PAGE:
For example, just last week, both banks acted as bookrunners for a US$ 8 billion general-purpose loan to TotalEnergies. The loan could be used to support fossil fuel expansion projects including the East African Crude Oil Pipeline (EACOP), a destructive project which both banks have said they would not finance directly.
In response to a question posed by French activist Camille Etienne, BNP Paribas’ Chief Executive Jean-Laurent Bonnafé argued that this is a general-purpose loan intended to provide liquidity in the energy industry, and not intended to finance a specific project. However, the bank provided no details of any conditions that would prevent the loan being used for the EACOP or any other new fossil fuel projects. Even if the loan does not directly go to specific fossil fuel projects, it will free up funds from within the company, making it possible for Total to redirect other funding to its fossil fuel expansion projects.
Moving #BeyondBurning for energy
Biomass is widely – but wrongly – considered a form of renewable energy, and supply and demand for wood biomass is expected to increase over 250% in the next decade. Burning wood biomass for energy is not carbon neutral, immediately emitting large quantities of greenhouse gases into the atmosphere, while forests need decades or centuries to regrow and sequester the carbon. This means burning biomass cannot effectively contribute to staying within the 1.5°C Paris Agreement target for 2050, but rather undermines this target.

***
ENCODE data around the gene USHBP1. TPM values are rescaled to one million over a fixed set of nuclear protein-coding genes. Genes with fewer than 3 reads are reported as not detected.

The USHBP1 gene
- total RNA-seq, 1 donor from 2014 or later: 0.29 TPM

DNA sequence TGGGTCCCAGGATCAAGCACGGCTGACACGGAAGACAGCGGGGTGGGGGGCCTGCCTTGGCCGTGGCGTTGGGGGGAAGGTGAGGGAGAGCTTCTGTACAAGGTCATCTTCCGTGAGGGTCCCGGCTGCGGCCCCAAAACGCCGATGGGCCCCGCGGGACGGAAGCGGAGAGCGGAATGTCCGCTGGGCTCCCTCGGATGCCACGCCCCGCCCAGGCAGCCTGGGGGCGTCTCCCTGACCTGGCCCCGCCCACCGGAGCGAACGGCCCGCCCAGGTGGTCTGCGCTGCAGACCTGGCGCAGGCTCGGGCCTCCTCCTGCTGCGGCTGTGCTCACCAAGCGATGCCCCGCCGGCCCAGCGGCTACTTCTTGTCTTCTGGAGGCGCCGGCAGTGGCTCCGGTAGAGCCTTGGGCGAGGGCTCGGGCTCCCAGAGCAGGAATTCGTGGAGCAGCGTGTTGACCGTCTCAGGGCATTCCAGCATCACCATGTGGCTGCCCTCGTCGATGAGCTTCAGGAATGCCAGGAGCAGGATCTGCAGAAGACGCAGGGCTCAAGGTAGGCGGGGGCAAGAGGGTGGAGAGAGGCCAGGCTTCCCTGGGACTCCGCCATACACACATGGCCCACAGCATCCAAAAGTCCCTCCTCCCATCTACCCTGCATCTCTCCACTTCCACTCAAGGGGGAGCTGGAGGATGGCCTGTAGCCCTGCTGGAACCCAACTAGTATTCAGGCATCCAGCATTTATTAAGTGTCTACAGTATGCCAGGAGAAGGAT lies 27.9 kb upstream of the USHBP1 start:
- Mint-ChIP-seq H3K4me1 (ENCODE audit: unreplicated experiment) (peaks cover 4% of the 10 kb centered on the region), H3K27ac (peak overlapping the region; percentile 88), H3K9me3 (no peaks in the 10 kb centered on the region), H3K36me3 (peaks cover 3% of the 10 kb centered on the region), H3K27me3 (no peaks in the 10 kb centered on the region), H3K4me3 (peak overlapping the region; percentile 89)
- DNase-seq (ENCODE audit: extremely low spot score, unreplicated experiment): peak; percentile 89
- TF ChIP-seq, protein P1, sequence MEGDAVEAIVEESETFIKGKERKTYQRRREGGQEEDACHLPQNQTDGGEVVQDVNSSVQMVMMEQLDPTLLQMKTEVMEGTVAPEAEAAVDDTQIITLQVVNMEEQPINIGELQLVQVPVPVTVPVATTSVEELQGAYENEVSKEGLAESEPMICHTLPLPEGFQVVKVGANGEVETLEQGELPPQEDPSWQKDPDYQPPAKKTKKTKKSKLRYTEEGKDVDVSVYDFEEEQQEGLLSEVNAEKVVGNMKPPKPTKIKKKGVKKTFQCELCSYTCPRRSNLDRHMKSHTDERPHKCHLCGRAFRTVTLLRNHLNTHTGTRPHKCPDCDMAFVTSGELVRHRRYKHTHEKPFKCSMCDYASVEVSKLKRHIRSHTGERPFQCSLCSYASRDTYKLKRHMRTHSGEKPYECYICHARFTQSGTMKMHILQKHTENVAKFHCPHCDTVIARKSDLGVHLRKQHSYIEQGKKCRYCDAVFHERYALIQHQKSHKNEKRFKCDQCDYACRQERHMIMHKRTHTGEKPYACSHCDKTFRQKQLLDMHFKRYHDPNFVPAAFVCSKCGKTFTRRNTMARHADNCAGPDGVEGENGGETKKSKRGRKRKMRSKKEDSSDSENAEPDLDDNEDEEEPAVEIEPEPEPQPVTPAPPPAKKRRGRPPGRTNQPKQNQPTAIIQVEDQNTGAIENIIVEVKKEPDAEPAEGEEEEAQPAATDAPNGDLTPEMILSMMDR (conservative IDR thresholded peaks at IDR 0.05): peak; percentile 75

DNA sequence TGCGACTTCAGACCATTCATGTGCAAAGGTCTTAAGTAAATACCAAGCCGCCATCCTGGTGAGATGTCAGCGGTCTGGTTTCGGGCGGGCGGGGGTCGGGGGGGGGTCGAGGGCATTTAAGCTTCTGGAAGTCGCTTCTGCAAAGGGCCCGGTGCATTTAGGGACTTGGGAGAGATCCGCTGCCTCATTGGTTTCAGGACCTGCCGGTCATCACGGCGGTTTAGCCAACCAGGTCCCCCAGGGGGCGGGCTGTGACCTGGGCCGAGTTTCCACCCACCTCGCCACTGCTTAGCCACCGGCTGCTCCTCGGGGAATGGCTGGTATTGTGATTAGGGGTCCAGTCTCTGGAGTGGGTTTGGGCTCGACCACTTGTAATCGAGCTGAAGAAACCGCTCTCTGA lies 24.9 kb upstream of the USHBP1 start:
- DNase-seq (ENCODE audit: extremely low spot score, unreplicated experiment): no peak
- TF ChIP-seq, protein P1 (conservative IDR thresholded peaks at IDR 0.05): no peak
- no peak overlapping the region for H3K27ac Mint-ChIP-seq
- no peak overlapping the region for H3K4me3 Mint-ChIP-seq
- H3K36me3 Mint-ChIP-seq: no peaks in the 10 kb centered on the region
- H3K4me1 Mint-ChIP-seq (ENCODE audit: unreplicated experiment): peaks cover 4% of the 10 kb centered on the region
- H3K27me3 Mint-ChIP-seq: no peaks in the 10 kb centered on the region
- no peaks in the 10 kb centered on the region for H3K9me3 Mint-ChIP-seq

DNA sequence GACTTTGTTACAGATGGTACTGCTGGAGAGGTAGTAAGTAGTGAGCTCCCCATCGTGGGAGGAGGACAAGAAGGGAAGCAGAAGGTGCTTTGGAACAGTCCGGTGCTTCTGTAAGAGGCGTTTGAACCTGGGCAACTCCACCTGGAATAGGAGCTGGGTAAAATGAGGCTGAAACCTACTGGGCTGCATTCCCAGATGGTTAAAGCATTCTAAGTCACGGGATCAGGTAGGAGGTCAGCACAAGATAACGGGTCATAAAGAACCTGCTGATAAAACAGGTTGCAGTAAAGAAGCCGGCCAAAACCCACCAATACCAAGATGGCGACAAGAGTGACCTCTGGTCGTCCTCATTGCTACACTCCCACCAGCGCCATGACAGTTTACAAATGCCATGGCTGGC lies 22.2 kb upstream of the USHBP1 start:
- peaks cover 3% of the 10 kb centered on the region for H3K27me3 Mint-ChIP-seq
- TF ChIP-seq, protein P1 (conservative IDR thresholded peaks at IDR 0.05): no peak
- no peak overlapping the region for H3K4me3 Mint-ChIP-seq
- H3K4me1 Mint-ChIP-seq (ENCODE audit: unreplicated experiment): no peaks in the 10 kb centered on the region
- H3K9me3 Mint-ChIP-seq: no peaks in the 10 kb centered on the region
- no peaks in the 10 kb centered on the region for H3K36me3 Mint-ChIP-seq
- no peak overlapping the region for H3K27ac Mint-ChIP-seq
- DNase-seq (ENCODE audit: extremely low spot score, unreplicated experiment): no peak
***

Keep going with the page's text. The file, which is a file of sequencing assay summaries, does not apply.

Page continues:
Despite this, Société Générale continues to consider biomass as a renewable energy, financing some of the biggest companies involved in the burning of forest biomass. This includes ENGIE, RWE and Vattenfall. Ahead of its AGM, BankTrack asked Société Générale if it is aware of evidence that shows forest biomass produces greater levels of carbon emissions than fossil fuels like coal, and how their finance for these biomass companies fits into the bank’s net zero target. The bank failed to answer our question, although it has said written answers will be published online.
BankTrack is calling on banks like BNP Paribas and Société Générale to move #BeyondBurning fossil fuels and wood biomass for energy, and instead direct their money towards genuine renewable energy solutions.